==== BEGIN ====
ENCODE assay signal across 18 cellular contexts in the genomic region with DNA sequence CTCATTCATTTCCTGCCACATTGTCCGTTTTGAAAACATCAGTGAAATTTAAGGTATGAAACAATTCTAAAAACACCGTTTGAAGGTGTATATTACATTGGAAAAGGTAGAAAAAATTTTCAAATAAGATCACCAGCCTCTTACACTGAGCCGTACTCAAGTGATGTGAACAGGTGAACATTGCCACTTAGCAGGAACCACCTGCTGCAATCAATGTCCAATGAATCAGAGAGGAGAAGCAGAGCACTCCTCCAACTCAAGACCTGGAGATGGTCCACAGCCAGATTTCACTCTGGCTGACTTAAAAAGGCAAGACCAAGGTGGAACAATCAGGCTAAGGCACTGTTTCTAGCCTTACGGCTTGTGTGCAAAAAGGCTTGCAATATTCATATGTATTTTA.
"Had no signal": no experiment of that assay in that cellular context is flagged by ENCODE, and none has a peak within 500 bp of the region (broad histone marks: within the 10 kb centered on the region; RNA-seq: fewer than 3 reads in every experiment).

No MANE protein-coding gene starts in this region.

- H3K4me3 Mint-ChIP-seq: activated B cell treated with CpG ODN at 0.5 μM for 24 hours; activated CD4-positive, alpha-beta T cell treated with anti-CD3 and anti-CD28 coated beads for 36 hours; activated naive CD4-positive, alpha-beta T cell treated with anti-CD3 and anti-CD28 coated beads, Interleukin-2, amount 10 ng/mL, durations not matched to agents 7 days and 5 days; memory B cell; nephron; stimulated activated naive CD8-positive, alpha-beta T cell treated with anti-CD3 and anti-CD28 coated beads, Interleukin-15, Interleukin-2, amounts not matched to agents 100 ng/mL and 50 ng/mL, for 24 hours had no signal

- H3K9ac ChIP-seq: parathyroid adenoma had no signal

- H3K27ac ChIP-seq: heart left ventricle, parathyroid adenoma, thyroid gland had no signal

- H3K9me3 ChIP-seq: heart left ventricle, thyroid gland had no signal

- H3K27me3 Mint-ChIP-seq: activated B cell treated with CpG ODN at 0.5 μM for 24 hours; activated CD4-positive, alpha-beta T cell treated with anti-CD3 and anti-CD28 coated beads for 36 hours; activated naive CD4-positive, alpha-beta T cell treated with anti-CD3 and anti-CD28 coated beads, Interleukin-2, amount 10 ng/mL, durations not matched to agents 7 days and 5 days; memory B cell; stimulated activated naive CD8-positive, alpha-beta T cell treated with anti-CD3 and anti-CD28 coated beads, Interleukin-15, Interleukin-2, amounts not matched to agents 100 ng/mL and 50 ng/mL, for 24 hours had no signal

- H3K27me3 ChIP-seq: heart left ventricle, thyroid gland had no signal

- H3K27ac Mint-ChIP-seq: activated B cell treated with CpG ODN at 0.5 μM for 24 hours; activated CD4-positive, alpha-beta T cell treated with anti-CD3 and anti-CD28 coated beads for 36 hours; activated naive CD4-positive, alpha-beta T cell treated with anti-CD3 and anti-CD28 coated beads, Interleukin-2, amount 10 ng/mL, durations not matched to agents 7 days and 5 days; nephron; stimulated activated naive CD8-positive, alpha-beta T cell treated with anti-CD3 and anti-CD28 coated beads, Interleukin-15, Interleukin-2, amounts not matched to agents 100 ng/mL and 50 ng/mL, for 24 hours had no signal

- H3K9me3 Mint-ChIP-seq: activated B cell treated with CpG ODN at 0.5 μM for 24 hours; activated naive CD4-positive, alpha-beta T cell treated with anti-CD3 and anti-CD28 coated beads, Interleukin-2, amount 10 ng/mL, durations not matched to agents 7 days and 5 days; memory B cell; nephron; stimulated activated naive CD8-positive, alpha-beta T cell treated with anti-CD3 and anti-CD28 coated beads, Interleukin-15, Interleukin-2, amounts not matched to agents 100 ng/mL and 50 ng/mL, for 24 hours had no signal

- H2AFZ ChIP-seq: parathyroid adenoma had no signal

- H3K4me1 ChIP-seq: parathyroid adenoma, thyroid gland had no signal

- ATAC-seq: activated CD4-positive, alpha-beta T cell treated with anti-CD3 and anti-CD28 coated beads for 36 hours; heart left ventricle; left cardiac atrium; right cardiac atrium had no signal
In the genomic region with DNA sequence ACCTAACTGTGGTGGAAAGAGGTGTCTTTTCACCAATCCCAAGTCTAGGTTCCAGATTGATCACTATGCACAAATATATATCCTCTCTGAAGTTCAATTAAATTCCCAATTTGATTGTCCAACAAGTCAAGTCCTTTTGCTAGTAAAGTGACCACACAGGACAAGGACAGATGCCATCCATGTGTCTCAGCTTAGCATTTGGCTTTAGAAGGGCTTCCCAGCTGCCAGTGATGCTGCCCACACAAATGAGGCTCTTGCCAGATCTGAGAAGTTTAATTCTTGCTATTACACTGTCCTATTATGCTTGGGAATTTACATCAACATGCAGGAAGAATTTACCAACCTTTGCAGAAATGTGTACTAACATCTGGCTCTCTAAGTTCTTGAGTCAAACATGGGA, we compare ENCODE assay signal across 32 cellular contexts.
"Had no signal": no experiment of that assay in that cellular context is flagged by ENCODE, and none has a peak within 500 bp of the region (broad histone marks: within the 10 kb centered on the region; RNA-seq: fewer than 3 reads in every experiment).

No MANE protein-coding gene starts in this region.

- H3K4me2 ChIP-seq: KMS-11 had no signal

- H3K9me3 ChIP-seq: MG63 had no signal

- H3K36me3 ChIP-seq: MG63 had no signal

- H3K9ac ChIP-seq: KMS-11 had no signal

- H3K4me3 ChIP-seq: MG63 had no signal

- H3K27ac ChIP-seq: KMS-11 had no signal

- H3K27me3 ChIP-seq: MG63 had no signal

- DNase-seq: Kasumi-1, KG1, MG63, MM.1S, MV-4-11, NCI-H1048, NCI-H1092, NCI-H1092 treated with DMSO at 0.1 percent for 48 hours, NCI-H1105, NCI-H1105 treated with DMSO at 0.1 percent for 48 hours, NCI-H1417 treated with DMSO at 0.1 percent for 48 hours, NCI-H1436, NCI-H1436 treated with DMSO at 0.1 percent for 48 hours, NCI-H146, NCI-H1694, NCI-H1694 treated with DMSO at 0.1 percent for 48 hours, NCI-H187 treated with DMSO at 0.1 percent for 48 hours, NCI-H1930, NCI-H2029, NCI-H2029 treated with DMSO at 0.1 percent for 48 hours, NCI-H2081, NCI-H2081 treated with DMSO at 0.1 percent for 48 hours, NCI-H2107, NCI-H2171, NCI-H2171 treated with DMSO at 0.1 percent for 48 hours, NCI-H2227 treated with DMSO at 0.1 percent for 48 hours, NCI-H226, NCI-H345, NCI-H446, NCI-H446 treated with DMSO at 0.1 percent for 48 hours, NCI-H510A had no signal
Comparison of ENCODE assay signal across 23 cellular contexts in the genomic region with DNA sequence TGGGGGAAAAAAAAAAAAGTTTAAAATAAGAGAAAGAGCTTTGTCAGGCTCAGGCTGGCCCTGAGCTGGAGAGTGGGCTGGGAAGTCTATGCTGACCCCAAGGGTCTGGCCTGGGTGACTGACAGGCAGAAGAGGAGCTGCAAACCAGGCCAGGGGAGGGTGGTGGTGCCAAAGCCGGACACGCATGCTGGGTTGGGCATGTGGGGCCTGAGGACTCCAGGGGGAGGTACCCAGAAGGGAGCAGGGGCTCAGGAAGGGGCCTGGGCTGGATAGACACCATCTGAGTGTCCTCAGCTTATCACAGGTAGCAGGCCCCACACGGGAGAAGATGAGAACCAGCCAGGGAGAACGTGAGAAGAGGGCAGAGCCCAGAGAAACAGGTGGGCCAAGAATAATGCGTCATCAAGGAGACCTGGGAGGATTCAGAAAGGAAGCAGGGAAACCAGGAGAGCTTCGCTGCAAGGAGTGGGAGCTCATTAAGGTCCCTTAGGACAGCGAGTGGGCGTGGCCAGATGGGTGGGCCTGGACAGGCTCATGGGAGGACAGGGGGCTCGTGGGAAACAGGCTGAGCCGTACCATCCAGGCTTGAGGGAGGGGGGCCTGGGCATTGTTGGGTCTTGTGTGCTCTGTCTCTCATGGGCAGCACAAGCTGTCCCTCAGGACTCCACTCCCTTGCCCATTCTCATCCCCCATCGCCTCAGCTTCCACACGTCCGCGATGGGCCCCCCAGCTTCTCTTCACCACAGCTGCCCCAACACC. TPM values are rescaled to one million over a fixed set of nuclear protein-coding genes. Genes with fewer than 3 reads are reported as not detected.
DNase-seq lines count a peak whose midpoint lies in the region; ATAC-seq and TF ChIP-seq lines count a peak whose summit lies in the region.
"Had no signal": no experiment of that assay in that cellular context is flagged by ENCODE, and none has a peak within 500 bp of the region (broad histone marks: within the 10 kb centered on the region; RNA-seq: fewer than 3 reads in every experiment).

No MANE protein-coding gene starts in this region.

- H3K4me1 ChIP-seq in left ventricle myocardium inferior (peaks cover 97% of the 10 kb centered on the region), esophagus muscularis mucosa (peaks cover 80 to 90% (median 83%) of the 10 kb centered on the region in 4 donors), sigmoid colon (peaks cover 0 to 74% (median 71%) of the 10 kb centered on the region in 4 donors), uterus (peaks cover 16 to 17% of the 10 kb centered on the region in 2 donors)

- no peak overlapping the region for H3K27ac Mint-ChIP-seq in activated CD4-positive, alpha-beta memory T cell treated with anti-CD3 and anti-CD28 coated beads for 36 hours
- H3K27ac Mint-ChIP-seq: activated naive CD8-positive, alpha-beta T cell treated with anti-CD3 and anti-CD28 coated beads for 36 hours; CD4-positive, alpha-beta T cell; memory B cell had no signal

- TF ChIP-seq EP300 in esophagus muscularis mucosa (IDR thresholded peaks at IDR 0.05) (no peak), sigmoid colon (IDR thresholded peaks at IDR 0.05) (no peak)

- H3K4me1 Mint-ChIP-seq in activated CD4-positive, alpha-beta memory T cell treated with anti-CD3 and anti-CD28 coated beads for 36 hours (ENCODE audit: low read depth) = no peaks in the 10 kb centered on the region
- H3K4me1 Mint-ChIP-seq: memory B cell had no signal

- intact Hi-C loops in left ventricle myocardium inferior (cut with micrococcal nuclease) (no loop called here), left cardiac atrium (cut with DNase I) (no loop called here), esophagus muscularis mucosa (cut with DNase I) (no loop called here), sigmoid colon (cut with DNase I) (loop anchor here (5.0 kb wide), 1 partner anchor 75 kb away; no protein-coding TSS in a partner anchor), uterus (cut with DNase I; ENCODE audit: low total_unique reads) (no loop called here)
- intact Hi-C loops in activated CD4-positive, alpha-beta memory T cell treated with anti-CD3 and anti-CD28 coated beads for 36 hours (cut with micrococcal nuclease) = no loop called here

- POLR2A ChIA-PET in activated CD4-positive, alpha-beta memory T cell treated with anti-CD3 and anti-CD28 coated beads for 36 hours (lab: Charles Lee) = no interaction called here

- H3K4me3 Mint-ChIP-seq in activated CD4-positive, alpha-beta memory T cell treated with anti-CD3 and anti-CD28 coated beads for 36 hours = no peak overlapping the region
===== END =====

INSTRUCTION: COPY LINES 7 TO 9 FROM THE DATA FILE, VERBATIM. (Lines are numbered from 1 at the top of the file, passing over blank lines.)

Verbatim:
- H3K9me3 ChIP-seq: heart left ventricle, thyroid gland had no signal

- H3K27me3 Mint-ChIP-seq: activated B cell treated with CpG ODN at 0.5 μM for 24 hours; activated CD4-positive, alpha-beta T cell treated with anti-CD3 and anti-CD28 coated beads for 36 hours; activated naive CD4-positive, alpha-beta T cell treated with anti-CD3 and anti-CD28 coated beads, Interleukin-2, amount 10 ng/mL, durations not matched to agents 7 days and 5 days; memory B cell; stimulated activated naive CD8-positive, alpha-beta T cell treated with anti-CD3 and anti-CD28 coated beads, Interleukin-15, Interleukin-2, amounts not matched to agents 100 ng/mL and 50 ng/mL, for 24 hours had no signal

- H3K27me3 ChIP-seq: heart left ventricle, thyroid gland had no signal